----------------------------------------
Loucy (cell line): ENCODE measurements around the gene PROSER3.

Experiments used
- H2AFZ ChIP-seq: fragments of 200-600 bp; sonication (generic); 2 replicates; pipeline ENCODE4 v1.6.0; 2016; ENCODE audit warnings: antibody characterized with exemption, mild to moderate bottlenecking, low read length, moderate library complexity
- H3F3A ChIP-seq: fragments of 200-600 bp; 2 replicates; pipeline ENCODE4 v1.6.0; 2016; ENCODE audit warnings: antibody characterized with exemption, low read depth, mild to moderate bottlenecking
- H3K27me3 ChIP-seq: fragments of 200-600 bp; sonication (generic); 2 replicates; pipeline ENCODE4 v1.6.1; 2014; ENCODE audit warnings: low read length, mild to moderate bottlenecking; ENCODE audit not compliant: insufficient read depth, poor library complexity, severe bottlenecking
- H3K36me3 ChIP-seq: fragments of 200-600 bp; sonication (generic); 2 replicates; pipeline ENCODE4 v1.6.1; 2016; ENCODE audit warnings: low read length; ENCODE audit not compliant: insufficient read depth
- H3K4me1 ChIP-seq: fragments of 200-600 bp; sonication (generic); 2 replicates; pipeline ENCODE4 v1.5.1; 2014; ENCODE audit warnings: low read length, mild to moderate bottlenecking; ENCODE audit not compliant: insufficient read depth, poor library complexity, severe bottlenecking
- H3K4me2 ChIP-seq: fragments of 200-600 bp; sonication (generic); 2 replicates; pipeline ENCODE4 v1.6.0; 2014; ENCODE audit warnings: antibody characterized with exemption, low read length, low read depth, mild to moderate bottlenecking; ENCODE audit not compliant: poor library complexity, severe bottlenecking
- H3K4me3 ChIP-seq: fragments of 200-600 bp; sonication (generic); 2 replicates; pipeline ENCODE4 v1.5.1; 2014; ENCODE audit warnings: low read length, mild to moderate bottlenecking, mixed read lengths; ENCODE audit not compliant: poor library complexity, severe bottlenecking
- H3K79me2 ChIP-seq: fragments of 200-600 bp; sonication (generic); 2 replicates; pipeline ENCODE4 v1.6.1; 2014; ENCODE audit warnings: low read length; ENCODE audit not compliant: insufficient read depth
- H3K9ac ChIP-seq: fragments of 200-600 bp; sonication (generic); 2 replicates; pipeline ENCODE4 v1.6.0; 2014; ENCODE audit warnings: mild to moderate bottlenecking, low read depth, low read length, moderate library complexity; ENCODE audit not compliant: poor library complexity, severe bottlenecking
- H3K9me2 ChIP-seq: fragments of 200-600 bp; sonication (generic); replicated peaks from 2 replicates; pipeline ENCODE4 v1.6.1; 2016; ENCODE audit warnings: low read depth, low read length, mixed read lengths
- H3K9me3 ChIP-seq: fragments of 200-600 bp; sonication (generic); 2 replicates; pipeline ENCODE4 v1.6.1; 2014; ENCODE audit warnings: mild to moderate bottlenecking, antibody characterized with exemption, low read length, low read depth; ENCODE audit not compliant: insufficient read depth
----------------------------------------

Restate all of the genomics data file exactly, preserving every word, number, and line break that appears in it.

Loucy (cell line): ENCODE measurements around the gene PROSER3.

Experiments used
- H2AFZ ChIP-seq: fragments of 200-600 bp; sonication (generic); 2 replicates; pipeline ENCODE4 v1.6.0; 2016; ENCODE audit warnings: antibody characterized with exemption, mild to moderate bottlenecking, low read length, moderate library complexity
- H3F3A ChIP-seq: fragments of 200-600 bp; 2 replicates; pipeline ENCODE4 v1.6.0; 2016; ENCODE audit warnings: antibody characterized with exemption, low read depth, mild to moderate bottlenecking
- H3K27me3 ChIP-seq: fragments of 200-600 bp; sonication (generic); 2 replicates; pipeline ENCODE4 v1.6.1; 2014; ENCODE audit warnings: low read length, mild to moderate bottlenecking; ENCODE audit not compliant: insufficient read depth, poor library complexity, severe bottlenecking
- H3K36me3 ChIP-seq: fragments of 200-600 bp; sonication (generic); 2 replicates; pipeline ENCODE4 v1.6.1; 2016; ENCODE audit warnings: low read length; ENCODE audit not compliant: insufficient read depth
- H3K4me1 ChIP-seq: fragments of 200-600 bp; sonication (generic); 2 replicates; pipeline ENCODE4 v1.5.1; 2014; ENCODE audit warnings: low read length, mild to moderate bottlenecking; ENCODE audit not compliant: insufficient read depth, poor library complexity, severe bottlenecking
- H3K4me2 ChIP-seq: fragments of 200-600 bp; sonication (generic); 2 replicates; pipeline ENCODE4 v1.6.0; 2014; ENCODE audit warnings: antibody characterized with exemption, low read length, low read depth, mild to moderate bottlenecking; ENCODE audit not compliant: poor library complexity, severe bottlenecking
- H3K4me3 ChIP-seq: fragments of 200-600 bp; sonication (generic); 2 replicates; pipeline ENCODE4 v1.5.1; 2014; ENCODE audit warnings: low read length, mild to moderate bottlenecking, mixed read lengths; ENCODE audit not compliant: poor library complexity, severe bottlenecking
- H3K79me2 ChIP-seq: fragments of 200-600 bp; sonication (generic); 2 replicates; pipeline ENCODE4 v1.6.1; 2014; ENCODE audit warnings: low read length; ENCODE audit not compliant: insufficient read depth
- H3K9ac ChIP-seq: fragments of 200-600 bp; sonication (generic); 2 replicates; pipeline ENCODE4 v1.6.0; 2014; ENCODE audit warnings: mild to moderate bottlenecking, low read depth, low read length, moderate library complexity; ENCODE audit not compliant: poor library complexity, severe bottlenecking
- H3K9me2 ChIP-seq: fragments of 200-600 bp; sonication (generic); replicated peaks from 2 replicates; pipeline ENCODE4 v1.6.1; 2016; ENCODE audit warnings: low read depth, low read length, mixed read lengths
- H3K9me3 ChIP-seq: fragments of 200-600 bp; sonication (generic); 2 replicates; pipeline ENCODE4 v1.6.1; 2014; ENCODE audit warnings: mild to moderate bottlenecking, antibody characterized with exemption, low read length, low read depth; ENCODE audit not compliant: insufficient read depth